The Oaklawn bridge committee had to consider things like the grit of the sand in the original concrete, as well as the color and texture — all to make sure that the repaired sections matched perfectly. The ingredients for the paving on top of the bridge went through the same process. “Everybody, from the contractors on down, listened carefully to the committee’s suggestions,” Makinson says. “When missing segments of the railing had to be put in, they went to the extreme to get the planks that made up the concrete forms to be the same size and go in the same direction as when the bridge was built.”
Wrought-iron lighting fixtures for both ends of the bridge were designed by the Greenes but never installed. The drawings for the four lanterns that were intended for the obelisk on the Fair Oaks side were found recently by Edward Bosley, director of the Gamble House.
“I uncovered the drawing of the unexecuted light fixture from among the Oaklawn drawings at Columbia University’s Avery Library,” Bosley says. “It is not a Craftsman design to be sure, but is nonetheless simple, dignified and wholly appropriate to the base on which it was meant to be affixed. The obelisk base itself is more forward-looking and unabashedly modern than the Greenes’ typical work, but so is the bridge, as it should be, especially when we consider that it is one of the very first reinforced concrete bridges in the United States.”
With the removal of the offending support, the bridge looks much as it did in 1906. “The Greene family is delighted with the renovation,” Makinson reports. “They said, ‘Grandpa would finally be happy!’”
In 1907 a financial downturn caused various sections of Oaklawn to be sold to other developers, including G.W. Stimson, who had found that to “maximize profits, it was best to sell a lot with a home constructed on it,” according to Magilligan’s manuscript. “At this time, the construction process was difficult … and financing was not available to individuals constructing residences. However, a completed home and lot could be readily financed with a mortgage. Alternatively, a buyer wanting to construct his own home was more inclined to purchase a lot if plans were included.”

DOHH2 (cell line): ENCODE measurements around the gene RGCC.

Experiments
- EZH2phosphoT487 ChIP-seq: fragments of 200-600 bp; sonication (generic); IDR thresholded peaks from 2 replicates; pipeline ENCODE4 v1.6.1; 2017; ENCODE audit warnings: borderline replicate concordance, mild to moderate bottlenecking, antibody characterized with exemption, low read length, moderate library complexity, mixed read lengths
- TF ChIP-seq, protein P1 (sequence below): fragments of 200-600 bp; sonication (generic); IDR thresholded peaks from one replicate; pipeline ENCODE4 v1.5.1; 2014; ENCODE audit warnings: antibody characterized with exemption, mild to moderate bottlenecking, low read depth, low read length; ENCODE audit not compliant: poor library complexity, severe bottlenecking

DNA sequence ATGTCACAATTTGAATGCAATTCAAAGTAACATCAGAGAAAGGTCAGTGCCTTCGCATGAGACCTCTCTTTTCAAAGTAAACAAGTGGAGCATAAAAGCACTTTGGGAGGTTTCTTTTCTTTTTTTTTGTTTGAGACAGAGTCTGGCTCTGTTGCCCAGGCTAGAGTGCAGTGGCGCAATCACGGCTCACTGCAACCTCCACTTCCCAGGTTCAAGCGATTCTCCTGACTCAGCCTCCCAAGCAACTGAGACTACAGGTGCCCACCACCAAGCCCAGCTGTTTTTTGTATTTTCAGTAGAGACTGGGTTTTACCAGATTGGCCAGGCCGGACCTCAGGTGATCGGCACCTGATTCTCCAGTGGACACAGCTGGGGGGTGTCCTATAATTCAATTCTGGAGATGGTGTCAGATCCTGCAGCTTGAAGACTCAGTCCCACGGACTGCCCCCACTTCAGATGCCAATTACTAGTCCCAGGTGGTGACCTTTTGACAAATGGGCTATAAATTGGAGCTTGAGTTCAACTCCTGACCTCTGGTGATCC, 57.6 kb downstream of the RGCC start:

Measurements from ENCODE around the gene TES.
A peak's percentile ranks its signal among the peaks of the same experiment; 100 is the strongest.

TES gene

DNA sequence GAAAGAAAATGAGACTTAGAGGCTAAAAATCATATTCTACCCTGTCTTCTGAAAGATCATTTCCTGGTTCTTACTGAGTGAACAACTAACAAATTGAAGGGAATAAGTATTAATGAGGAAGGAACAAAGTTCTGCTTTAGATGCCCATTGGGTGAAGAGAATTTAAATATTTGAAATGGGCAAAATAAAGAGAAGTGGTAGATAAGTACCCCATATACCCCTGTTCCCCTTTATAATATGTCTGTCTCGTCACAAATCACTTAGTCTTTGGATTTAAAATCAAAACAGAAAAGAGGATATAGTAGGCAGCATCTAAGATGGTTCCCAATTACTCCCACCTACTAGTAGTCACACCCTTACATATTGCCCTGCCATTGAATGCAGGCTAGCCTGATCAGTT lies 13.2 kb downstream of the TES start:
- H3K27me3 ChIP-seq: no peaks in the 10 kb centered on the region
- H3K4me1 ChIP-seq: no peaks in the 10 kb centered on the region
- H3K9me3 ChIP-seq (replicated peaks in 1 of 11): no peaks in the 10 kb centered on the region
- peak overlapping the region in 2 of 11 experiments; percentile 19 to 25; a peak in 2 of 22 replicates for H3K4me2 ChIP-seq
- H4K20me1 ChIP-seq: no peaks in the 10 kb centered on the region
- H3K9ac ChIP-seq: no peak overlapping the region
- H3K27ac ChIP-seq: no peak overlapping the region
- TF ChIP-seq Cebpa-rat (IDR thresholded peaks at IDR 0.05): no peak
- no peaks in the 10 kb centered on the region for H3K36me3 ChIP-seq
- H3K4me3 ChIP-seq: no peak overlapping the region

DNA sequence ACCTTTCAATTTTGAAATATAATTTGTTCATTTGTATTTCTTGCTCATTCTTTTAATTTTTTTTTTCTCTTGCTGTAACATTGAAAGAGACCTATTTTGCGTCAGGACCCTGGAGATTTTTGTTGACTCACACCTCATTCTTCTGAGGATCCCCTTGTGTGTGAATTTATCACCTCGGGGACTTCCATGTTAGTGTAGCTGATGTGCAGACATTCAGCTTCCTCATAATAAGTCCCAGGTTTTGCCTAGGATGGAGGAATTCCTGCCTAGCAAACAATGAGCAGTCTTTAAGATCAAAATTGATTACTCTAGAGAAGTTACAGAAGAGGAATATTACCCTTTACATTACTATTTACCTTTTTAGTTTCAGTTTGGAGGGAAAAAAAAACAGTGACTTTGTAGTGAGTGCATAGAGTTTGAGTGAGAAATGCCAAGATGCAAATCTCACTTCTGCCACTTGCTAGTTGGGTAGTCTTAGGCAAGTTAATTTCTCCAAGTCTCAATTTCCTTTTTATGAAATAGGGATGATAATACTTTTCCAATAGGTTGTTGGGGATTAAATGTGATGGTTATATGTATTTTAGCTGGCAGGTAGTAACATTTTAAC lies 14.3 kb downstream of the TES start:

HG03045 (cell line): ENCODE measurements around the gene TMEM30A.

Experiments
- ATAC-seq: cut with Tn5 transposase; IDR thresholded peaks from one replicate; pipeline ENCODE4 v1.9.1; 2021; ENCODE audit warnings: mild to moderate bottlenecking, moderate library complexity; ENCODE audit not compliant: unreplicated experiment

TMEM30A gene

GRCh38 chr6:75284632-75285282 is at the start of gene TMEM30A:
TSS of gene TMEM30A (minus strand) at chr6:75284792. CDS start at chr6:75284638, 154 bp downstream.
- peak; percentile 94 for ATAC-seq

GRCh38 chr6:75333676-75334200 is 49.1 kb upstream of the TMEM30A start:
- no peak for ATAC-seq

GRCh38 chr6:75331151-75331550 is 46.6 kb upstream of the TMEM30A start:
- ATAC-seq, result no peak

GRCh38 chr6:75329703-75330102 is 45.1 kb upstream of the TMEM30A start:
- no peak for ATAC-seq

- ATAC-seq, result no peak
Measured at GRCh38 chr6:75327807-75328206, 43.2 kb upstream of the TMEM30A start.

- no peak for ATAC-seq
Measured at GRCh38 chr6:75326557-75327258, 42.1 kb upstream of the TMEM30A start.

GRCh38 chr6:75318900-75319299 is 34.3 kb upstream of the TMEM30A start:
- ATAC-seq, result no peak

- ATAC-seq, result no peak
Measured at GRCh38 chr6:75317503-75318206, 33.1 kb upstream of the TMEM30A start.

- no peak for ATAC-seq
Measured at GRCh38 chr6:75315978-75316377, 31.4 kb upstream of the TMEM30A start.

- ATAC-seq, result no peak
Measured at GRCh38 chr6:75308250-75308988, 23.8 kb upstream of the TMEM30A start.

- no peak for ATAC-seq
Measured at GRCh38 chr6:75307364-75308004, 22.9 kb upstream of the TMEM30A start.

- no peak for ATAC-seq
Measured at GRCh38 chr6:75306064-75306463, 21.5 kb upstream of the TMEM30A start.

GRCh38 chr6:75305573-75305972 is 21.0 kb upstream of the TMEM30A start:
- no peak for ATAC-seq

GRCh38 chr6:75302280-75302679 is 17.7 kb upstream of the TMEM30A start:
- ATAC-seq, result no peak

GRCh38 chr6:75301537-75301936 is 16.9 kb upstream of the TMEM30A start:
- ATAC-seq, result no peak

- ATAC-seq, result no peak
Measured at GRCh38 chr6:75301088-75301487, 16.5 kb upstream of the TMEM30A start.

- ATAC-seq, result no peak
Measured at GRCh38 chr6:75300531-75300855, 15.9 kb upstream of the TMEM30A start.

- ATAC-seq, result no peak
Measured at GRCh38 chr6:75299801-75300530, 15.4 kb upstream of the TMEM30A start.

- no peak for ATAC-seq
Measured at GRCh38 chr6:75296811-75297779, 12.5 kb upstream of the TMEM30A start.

Magilligan believes that Stimson hired the Greene and Greene firm to design six homes on Oaklawn in an attempt to bolster sales and present the public with architect-designed houses that would justify the high-priced lots. It is established that the Greenes did take on the interior design of one of the earlier spec houses, and Magilligan sees numerous similarities between its interior and those of the unattributed homes.
The six houses were considered moderately priced, ranging between $5,000 and $12,000. Each was different from the others and designed for its specific location. Magilligan’s research concludes that Stimson was required to use Peter Hall as the contractor, the same builder who constructed the gateways and fences surrounding Oaklawn, and that the Greenes’ involvement was over once the plans for “Oaklawn Series I—VI” were drawn.
Bob Magilligan spent considerable time and effort taking his own home’s interior back to its period roots. His painter matched the original colors in the living and dining rooms, while he chose an appropriate but new-to-the-house green for the library. The Port Orford cedar wainscoting and trim in the dining room is painted with ivory enamel, an original finish specified in several of the homes
Magilligan’s house was built in 1909 for a cost of $9,500. It has art glass in its front door and in the swinging door to the kitchen, as well as leaded- and stained-glass light fixtures and sconces in the living room. The library’s fireplace has a carved inscription on the mantel: “Who Loves a Book Will Never Lack a Friend.”
His background as an accountant perhaps predisposes Magilligan to see the numerical patterns in various rooms: groups of three or four or five elements, repeated in molding details, window placement, art-glass designs and the like. Even if his amateur historical research isn’t borne out by the academics, Magilligan is sure his home is an architectural gem. “I always thought this house was going to be much simpler than the ornate Victorians I lived in before. But Craftsman houses are like a painting: when you start to examine them closely, you see that every brush stroke or detail is important and relates to the others.”
A zealous activist in his neighborhood, Magilligan preaches the Arts and Crafts doctrine and the talents of Charles and Henry Greene to all of his fellow homeowners, encouraging them to bring their homes back to period style. He is also working to fund the replanting of the street oak tree that either died or was removed after a traffic fatality — depending upon which neighborhood legend one believes. But whether they treasure their homes for their historical architecture, or simply find them comfortably livable houses, the residents of Oaklawn typically stay put 20, 30, 40 years or more.
“Everybody knows everybody here,” Magilligan says. “When I lived in Pacific Heights [San Francisco], it was 10 years before I met my neighbors. Here there are retirees and families, and the kids have the run of the street. We throw parties for each new owner whenever one of the homes sells. It’s still a wonderful place 100 years after the Greenes designed it.”